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Unformatted text preview: itation effect. Response facilitation occurs when a
model’s behavior serves as a social cue or reminder for the learners to engage in
the same behavior. With response facilitation, there are no observed consequences
for the behavior. The model’s behavior just prompts the same behavior from the
learner. For example, one student puts her name on the top of a paper, and others
who observe this do the same because of what they observed. Their responses
have been facilitated. Children have just completed a play for their parents, and a 17 few parents stand up and applaud. Pretty soon, the whole audience is standing.
Although some of the last parents to stand might do so in part because of mild
social pressure, many of the parents stand because they have been cued to do so.
Their behavior has been facilitated.
Here are some ideas for using the performance effects of modeling in your
• Target social behaviors you want to facilitate in students, and they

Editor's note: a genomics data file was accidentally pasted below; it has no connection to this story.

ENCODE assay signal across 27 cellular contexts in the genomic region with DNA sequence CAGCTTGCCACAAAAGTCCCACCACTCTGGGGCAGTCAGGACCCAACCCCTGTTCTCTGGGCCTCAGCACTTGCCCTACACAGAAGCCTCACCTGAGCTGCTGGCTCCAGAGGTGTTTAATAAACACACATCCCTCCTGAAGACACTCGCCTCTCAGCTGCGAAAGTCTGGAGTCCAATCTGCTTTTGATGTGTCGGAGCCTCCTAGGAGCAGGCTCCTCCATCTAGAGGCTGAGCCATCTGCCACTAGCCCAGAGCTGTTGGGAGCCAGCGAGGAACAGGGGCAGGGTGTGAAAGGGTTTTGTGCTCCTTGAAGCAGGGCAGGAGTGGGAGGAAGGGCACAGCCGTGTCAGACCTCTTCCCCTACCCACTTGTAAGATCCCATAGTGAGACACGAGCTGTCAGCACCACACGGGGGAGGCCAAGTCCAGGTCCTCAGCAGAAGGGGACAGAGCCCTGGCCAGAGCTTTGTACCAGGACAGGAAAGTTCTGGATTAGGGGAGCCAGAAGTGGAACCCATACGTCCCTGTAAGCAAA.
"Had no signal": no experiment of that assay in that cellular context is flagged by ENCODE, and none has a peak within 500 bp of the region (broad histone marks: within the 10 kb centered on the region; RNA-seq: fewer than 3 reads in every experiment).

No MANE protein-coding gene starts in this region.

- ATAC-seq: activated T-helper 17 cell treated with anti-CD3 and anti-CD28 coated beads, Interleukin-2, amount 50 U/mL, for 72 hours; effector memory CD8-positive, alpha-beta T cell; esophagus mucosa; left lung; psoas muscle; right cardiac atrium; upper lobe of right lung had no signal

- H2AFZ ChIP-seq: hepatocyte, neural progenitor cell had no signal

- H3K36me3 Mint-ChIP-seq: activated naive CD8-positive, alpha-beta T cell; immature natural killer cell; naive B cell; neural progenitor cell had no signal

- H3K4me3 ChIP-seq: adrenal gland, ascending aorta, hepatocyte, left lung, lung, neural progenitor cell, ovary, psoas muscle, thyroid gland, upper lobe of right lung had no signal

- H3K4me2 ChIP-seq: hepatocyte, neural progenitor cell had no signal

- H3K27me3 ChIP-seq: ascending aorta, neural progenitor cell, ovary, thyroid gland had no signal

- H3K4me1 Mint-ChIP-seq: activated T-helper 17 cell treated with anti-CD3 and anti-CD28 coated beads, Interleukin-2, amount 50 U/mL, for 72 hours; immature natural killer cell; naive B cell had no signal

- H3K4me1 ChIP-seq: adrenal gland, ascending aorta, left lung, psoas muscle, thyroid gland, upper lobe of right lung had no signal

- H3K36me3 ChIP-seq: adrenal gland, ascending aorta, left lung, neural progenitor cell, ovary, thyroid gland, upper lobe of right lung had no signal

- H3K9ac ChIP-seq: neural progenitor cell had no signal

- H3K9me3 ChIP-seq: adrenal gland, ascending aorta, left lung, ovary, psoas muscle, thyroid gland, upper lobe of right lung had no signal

model these behaviors consistently. For example, if the goal is to
facilitate love of reading, you should show how much you enjoy
reading. • Make sure that your discipline actions match your stated rules and
consequences. Students often will attend more to what you do than
what you say. If you do not follow through on what you have said
to students, others may observe this and disinhibit their
misbehaviors. Observational Learning.
Observational learning is Bandura’s term for modeling experiences that
result in learners acquiring new behaviors, cognitive processes, judgmental
standards, and/or rules that allow learners to generate new behaviors (Bandura,
1977, 1986). Observational learning can produce completely new understandings,
or it can result in new ways of organizing and combining existing understandings 18 (Bandura, 1986). A wide variety of behaviors and understandings can be acquired
through observational learning. For example, students can acquire basic literacy
skills, classroom discourse patterns, aggressive tendencies, and health-related
knowledge through observational learning (Cox, McKendree, Tobin, Lee, &
Mayes, 1999; Foshee, Bauman, & Linder, 19...
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- Spring '08